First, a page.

When I went back to the job, it was quite blatantly awful. Many things had happened and from my perspective I was being made to feel as if I was not good enough for the role I previously held. I was dropped from various areas(even though I had the most experience), was given another role (which ended up actually being pretty good) and was bullied by members of the faculty. Our team who had once been close, was set against each other by senior management which left us all not knowing who to trust.

I made the decision to leave after managing to wait it out for a year. I didn’t know how I was going to, but it had to happen. I was the breadwinner and there was a lot of pressure on me. I had completed my yoga teacher training and had some grand epiphanies over that time which had opened me up to what could actually be possible. I myself had become more open, less judgemental and could see what I really wanted was to see others, helping and supporting themselves to get where they wanted to be.

I would cry most nights after work until finally I made the decision, after a conversation with a colleague, to hand in my resignation so that I could go to contract work. I’d completed my tertiary teaching qualifications, I already had a plan to teach yoga and do my Diploma in Professional Coaching and working from home would allow me the freedom I also wanted.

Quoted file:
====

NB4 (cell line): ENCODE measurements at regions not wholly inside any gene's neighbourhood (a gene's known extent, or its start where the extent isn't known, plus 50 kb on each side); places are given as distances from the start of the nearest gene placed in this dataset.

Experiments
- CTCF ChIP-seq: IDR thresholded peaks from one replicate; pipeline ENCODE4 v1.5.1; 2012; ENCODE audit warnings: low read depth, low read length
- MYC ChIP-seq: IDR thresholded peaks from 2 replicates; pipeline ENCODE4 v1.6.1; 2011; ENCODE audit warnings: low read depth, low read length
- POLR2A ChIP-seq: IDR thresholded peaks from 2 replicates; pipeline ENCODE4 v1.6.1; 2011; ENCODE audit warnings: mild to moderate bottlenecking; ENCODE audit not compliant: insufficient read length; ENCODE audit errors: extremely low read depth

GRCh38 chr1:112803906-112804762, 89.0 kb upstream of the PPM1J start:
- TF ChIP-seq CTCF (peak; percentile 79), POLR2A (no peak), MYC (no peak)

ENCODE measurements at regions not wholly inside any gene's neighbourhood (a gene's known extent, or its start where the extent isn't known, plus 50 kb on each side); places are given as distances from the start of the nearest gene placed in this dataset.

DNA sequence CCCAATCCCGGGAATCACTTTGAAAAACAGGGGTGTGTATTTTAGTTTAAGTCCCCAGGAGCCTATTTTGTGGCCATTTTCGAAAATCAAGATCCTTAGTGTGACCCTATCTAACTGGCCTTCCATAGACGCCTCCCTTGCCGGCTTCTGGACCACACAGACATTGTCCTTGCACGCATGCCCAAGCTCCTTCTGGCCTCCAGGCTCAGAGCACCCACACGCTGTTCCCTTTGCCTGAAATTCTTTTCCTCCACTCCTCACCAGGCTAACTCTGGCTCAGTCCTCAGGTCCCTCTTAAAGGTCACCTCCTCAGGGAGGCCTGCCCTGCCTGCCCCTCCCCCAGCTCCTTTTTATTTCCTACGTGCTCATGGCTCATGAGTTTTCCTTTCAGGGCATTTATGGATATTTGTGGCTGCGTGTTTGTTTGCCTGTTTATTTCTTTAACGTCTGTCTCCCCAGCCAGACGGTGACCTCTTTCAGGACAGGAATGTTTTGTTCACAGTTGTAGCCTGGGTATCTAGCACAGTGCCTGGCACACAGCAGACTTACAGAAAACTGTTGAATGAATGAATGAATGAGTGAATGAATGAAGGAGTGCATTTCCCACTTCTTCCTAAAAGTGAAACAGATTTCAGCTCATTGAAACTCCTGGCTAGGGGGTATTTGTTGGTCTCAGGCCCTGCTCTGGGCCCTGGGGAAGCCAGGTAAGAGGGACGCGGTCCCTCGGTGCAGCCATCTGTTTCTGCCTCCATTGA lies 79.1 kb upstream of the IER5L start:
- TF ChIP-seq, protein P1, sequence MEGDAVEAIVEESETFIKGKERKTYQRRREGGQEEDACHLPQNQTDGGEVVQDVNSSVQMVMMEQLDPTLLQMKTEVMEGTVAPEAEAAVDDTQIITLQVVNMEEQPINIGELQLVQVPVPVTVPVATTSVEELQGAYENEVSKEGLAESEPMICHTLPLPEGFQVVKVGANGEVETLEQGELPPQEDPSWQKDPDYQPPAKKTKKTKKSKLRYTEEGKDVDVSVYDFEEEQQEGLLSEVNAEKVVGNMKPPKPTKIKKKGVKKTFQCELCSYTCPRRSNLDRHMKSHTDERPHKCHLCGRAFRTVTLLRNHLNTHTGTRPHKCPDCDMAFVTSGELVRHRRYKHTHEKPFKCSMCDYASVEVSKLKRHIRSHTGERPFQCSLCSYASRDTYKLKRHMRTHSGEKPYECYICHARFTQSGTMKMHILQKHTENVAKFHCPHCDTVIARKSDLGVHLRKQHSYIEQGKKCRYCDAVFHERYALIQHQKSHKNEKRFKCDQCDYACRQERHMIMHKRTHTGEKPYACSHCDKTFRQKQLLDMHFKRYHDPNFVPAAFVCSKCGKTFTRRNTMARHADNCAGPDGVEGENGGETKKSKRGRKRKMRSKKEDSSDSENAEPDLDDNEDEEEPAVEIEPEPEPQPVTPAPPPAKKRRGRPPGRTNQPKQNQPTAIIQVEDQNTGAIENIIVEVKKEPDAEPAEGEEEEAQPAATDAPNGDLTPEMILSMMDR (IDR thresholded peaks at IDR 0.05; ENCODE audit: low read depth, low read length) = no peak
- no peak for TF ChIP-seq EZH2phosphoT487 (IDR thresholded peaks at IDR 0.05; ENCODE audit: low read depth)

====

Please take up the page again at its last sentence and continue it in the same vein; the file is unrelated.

I’d made decisions on what was going to best for me, for my family, for the future and what was closer to who and what I wanted to do in the world. I was moving myself closer to my own internal happiness.

So there I was the beginning of 2018, resigning from my role, starting a new qualification, knowing intuitively that it was the right thing to do and just having to trust the universe.

And now two years on I’ve